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Mapping valuable lessons for the future

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The work on the Genesis system, which completed earlier this year, was part of a wider application improvement programme led by a team in Defra’s Digital Data and Technology Services (DDTS) function, in partnership with the Rural Payments Agency (RPA), Defra's ‘customer’. The migration and upgrade of Genesis were necessary because the contract with the old service provider was expiring, but also because elements of the existing system were under expensive end of life support.

Genesis is used to manage the Environmental Stewardship (ES) scheme. ES, introduced in 2005, supports several key Defra objectives, for example protection of water and soil, wildlife conservation and prevention of erosion and water pollution. The level of payments under ES depends on multiple factors such as the level of improvements, maintenance and protection the landowner applies to their land (and certain ways of farming). The Genesis system is key to keeping track of all these agreements with landowners and ensuring the correct payment is calculated.

Preparing for the future

The ES scheme is now closed to new applicants, though existing agreements can be extended until at least 2024 (and possibly longer). The replacement scheme is called the Countryside Stewardship scheme, though Defra and RPA are already investigating future schemes as part of the Future Farming work, including a new “Environmental Land Management” (ELM) scheme which will build further on the previous schemes, rewarding landowners and farmers for the environmental benefits they provide.

ELM will be a powerful vehicle for achieving the goals of the 25 Year Environment Plan and net zero target, supporting the rural economy and helping maintain food security. ELM is currently at consultation stage and as such is still some years off. It was vital therefore that the migration and upgrade of Genesis was completed as planned.

Hitting the deadline

With a circa £4m project budget, and an expected duration of 12 months, the Genesis project team had to complete the migration by 31st January 2021 due to the contract breakpoint with the existing hosting provider. That meant upgrading the infrastructure, completing User Acceptance Testing (UAT) and migrating the service to a new provider, all in the space of 12 months (while making sure not to miss any payment dates).

The system has over 1,000 internal users and pays out over £170 million per year. So, it really is a big deal. At one point we had over 30 UAT testers completing over 100 tests and a further 25 or so directly linked project resources engaged in this work. In scope also was the renewal and renegotiation of contracts, and which also delivered an annual saving of £800,000 due to a reduction in hosting and support charges.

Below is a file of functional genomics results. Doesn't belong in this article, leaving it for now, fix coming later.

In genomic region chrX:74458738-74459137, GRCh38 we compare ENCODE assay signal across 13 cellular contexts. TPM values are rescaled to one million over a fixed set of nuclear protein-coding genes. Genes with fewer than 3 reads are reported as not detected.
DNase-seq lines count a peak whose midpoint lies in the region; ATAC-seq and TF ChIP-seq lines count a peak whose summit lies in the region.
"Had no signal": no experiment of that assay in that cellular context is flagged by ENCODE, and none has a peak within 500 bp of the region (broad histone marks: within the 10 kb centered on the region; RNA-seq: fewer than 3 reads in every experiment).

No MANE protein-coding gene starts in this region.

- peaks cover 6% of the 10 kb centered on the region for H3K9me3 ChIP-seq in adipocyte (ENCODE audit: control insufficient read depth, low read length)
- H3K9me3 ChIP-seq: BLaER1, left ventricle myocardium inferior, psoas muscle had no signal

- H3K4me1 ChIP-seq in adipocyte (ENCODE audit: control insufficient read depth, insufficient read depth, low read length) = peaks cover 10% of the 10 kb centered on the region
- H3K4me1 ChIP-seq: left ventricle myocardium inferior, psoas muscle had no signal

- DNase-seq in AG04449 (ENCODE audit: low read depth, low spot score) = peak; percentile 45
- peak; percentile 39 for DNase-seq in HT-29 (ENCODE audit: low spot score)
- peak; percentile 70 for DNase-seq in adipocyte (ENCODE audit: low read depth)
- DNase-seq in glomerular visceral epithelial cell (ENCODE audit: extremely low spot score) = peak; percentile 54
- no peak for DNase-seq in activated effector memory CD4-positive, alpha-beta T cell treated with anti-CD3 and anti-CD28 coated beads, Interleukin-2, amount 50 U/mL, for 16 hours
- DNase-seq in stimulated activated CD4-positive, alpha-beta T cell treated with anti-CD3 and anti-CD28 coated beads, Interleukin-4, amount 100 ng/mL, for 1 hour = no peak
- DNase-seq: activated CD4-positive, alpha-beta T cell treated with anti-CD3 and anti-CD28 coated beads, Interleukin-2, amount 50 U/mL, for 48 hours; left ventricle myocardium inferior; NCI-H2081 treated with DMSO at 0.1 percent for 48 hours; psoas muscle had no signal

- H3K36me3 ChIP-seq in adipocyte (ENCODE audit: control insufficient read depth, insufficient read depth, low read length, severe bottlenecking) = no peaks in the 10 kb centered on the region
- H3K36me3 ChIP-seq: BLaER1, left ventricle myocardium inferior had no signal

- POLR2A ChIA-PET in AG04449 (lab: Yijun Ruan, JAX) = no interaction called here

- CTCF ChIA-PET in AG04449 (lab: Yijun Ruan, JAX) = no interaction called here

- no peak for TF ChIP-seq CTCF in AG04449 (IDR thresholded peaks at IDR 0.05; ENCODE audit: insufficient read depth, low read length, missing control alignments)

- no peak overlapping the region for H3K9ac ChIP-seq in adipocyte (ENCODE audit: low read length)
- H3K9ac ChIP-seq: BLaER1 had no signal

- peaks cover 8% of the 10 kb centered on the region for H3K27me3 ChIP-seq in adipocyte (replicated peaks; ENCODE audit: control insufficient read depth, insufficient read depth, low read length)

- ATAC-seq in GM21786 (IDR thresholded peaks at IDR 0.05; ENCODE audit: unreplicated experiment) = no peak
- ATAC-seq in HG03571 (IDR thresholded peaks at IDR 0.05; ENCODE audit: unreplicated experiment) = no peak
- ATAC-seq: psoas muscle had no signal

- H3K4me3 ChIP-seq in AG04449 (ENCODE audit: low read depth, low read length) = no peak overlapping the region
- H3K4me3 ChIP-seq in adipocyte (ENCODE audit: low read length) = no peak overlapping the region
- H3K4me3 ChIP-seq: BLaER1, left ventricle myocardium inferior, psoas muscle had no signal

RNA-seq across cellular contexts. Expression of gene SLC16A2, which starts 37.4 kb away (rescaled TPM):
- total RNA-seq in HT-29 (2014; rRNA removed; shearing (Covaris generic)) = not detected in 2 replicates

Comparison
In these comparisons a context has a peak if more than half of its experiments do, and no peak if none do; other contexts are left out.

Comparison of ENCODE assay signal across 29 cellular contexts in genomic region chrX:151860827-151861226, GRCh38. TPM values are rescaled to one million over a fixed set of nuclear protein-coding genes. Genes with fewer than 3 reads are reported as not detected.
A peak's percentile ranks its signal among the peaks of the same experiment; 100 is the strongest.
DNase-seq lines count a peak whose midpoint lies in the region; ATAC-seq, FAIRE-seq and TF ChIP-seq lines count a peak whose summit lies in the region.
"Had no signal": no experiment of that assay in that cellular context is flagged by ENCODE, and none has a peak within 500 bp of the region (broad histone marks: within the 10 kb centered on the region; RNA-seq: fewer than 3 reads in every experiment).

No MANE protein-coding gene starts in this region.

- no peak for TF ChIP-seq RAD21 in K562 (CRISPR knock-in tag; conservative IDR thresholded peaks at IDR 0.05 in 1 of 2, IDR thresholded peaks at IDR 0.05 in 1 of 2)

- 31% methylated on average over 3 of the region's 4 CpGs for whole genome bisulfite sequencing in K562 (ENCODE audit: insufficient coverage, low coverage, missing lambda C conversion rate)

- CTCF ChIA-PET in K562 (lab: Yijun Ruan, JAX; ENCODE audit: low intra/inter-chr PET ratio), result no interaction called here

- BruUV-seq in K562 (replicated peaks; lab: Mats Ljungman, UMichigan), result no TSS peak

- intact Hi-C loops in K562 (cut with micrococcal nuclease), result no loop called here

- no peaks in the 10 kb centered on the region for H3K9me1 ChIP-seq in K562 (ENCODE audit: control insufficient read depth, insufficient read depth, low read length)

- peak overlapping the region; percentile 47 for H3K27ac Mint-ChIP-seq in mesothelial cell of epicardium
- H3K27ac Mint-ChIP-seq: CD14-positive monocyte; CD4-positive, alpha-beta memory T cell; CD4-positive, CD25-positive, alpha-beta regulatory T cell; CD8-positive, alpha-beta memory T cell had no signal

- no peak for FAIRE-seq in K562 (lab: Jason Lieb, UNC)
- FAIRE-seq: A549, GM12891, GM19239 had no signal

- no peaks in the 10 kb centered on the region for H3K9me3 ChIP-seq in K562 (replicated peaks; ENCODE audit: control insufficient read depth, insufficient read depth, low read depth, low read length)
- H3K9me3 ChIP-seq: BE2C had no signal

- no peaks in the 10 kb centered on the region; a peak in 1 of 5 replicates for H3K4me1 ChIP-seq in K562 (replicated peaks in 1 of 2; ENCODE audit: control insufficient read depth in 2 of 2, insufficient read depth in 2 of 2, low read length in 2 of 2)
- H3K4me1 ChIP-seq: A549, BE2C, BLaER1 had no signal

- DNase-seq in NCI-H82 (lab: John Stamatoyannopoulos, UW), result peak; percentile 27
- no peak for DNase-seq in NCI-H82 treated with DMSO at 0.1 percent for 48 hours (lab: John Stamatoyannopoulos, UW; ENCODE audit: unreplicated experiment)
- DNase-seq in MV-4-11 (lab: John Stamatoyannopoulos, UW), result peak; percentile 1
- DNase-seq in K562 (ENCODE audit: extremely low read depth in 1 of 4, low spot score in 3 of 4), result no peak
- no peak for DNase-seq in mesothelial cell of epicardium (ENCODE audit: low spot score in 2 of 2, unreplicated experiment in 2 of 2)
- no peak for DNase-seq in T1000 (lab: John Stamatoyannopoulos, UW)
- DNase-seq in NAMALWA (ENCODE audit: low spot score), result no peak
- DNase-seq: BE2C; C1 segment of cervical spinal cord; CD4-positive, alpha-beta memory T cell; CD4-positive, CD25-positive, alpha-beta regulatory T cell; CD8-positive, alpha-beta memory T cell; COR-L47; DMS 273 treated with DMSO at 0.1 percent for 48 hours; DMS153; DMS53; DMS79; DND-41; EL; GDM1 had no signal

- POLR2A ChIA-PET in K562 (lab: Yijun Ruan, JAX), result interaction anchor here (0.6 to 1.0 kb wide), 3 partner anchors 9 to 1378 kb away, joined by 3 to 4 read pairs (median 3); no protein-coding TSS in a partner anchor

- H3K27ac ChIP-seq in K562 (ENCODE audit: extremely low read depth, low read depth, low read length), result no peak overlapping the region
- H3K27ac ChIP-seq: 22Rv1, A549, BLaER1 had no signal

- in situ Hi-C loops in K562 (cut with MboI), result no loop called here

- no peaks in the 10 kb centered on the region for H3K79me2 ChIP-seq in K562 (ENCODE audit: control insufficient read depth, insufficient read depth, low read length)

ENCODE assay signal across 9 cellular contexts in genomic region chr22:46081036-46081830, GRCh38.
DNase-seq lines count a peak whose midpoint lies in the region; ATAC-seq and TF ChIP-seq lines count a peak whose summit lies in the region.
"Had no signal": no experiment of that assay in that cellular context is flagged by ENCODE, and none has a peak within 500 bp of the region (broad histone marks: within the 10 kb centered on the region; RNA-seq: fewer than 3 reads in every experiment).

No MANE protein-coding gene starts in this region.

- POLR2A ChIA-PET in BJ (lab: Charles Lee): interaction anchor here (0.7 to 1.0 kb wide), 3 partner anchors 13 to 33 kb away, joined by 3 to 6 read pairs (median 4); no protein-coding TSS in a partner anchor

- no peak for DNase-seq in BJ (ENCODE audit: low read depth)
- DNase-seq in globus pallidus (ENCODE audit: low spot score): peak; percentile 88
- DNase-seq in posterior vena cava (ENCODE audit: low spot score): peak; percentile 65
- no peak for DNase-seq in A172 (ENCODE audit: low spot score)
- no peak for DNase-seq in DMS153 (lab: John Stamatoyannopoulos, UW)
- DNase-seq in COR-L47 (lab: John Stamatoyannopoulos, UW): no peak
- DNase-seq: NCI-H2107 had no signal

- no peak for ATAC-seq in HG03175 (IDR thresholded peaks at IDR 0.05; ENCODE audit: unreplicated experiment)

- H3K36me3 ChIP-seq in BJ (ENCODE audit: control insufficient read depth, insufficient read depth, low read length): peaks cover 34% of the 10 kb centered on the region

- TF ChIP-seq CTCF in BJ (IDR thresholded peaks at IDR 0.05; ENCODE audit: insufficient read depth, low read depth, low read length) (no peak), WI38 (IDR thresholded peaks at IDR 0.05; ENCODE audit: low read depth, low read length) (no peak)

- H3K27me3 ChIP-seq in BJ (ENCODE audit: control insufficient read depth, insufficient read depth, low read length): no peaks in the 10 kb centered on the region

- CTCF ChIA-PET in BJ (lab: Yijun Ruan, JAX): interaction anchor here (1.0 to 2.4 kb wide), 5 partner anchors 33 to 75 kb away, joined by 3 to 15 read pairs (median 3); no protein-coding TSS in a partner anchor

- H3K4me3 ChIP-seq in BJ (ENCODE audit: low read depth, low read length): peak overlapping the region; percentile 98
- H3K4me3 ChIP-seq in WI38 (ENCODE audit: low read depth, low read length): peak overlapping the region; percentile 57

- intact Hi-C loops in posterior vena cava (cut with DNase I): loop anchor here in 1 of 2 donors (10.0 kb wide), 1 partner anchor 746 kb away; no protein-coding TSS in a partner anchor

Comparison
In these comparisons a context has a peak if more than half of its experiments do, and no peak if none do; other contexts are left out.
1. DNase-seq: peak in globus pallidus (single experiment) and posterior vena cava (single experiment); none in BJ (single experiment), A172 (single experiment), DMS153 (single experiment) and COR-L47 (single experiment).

I should acknowledge though that there were challenges in the early stages of the project. Initially collaborative working was a bit difficult, but the issues were resolved quickly and collaboratively as the working relationships improved. Things continued to improve as the project moved forward, as trust was built and the project team demonstrated to the RPA that we had the capability to deliver.

One aspect which worked well was the communication. The project ensured that key stakeholders received regular but brief updates, either by text or email when each ‘cutover’ milestone was complete.  This made monitoring progress, especially during the weekend, work efficiently. I would recommend this simple but effective method for any future and similar scale projects.

Looking to the future

Learning from experience is important for any project and continuous improvement is something that Defra is committed to. DDTS already has ideas for how learnings from this project might be adopted in Defra to drive better ways of working. Being clear at the outset on who is responsible for what and ensuring that there is strong governance in place can make such a difference. This honesty and openness builds trust and encourages collaboration. In future I would encourage involving the customer as much as possible during the initial project creation process and at the various review stages.

An initiative is already underway to develop a partnership way of working between DDTS and  Defra’s customers. I believe Defra really can apply what has been learned from this project in a partnership way, especially in our approach to major programmes in the future.

James Alderman is a Programme Manager in Defra’s Digital Data and Technology Services (DDTS) function, working under a supplier arrangement through James Harvard. 

Find out more about the Environmental Land Management scheme.

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